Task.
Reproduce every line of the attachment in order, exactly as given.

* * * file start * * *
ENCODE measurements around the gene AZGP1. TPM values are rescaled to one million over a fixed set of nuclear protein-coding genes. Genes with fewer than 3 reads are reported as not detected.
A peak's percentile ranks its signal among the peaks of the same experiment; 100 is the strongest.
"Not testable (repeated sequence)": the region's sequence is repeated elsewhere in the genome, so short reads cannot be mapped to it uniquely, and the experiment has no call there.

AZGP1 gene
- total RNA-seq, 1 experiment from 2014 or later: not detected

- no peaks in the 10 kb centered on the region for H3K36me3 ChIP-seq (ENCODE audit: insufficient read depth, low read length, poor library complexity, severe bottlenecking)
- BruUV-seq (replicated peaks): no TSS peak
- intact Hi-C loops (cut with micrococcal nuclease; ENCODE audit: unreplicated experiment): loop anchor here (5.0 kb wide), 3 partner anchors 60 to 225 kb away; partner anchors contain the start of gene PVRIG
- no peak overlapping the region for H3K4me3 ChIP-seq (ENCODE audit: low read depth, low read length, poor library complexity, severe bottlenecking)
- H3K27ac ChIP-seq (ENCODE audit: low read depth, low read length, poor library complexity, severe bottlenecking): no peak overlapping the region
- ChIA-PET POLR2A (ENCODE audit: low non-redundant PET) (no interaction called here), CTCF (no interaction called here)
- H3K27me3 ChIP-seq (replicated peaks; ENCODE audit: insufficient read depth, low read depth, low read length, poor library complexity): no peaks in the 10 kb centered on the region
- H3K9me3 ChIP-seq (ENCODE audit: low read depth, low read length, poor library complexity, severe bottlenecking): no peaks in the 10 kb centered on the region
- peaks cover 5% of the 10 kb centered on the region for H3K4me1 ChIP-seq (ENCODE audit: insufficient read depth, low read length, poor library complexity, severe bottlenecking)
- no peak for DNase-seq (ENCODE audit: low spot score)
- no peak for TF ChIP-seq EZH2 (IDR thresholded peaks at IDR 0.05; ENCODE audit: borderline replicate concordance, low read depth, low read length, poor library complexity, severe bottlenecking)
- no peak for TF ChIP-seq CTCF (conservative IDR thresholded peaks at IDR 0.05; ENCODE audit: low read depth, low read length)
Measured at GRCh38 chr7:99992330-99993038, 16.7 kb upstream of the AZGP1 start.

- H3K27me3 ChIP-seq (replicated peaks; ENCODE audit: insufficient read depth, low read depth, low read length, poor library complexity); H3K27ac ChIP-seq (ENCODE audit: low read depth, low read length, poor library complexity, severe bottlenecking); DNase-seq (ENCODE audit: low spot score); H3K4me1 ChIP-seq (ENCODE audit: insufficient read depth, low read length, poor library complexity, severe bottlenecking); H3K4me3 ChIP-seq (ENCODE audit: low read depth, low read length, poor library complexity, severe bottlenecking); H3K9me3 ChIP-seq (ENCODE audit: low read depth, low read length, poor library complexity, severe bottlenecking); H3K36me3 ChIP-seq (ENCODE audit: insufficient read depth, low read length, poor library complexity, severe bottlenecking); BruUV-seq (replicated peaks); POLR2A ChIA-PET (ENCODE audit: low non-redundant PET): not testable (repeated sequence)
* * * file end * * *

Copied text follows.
ENCODE measurements around the gene AZGP1. TPM values are rescaled to one million over a fixed set of nuclear protein-coding genes. Genes with fewer than 3 reads are reported as not detected.
A peak's percentile ranks its signal among the peaks of the same experiment; 100 is the strongest.
"Not testable (repeated sequence)": the region's sequence is repeated elsewhere in the genome, so short reads cannot be mapped to it uniquely, and the experiment has no call there.

AZGP1 gene
- total RNA-seq, 1 experiment from 2014 or later: not detected

- no peaks in the 10 kb centered on the region for H3K36me3 ChIP-seq (ENCODE audit: insufficient read depth, low read length, poor library complexity, severe bottlenecking)
- BruUV-seq (replicated peaks): no TSS peak
- intact Hi-C loops (cut with micrococcal nuclease; ENCODE audit: unreplicated experiment): loop anchor here (5.0 kb wide), 3 partner anchors 60 to 225 kb away; partner anchors contain the start of gene PVRIG
- no peak overlapping the region for H3K4me3 ChIP-seq (ENCODE audit: low read depth, low read length, poor library complexity, severe bottlenecking)
- H3K27ac ChIP-seq (ENCODE audit: low read depth, low read length, poor library complexity, severe bottlenecking): no peak overlapping the region
- ChIA-PET POLR2A (ENCODE audit: low non-redundant PET) (no interaction called here), CTCF (no interaction called here)
- H3K27me3 ChIP-seq (replicated peaks; ENCODE audit: insufficient read depth, low read depth, low read length, poor library complexity): no peaks in the 10 kb centered on the region
- H3K9me3 ChIP-seq (ENCODE audit: low read depth, low read length, poor library complexity, severe bottlenecking): no peaks in the 10 kb centered on the region
- peaks cover 5% of the 10 kb centered on the region for H3K4me1 ChIP-seq (ENCODE audit: insufficient read depth, low read length, poor library complexity, severe bottlenecking)
- no peak for DNase-seq (ENCODE audit: low spot score)
- no peak for TF ChIP-seq EZH2 (IDR thresholded peaks at IDR 0.05; ENCODE audit: borderline replicate concordance, low read depth, low read length, poor library complexity, severe bottlenecking)
- no peak for TF ChIP-seq CTCF (conservative IDR thresholded peaks at IDR 0.05; ENCODE audit: low read depth, low read length)
Measured at GRCh38 chr7:99992330-99993038, 16.7 kb upstream of the AZGP1 start.

- H3K27me3 ChIP-seq (replicated peaks; ENCODE audit: insufficient read depth, low read depth, low read length, poor library complexity); H3K27ac ChIP-seq (ENCODE audit: low read depth, low read length, poor library complexity, severe bottlenecking); DNase-seq (ENCODE audit: low spot score); H3K4me1 ChIP-seq (ENCODE audit: insufficient read depth, low read length, poor library complexity, severe bottlenecking); H3K4me3 ChIP-seq (ENCODE audit: low read depth, low read length, poor library complexity, severe bottlenecking); H3K9me3 ChIP-seq (ENCODE audit: low read depth, low read length, poor library complexity, severe bottlenecking); H3K36me3 ChIP-seq (ENCODE audit: insufficient read depth, low read length, poor library complexity, severe bottlenecking); BruUV-seq (replicated peaks); POLR2A ChIA-PET (ENCODE audit: low non-redundant PET): not testable (repeated sequence)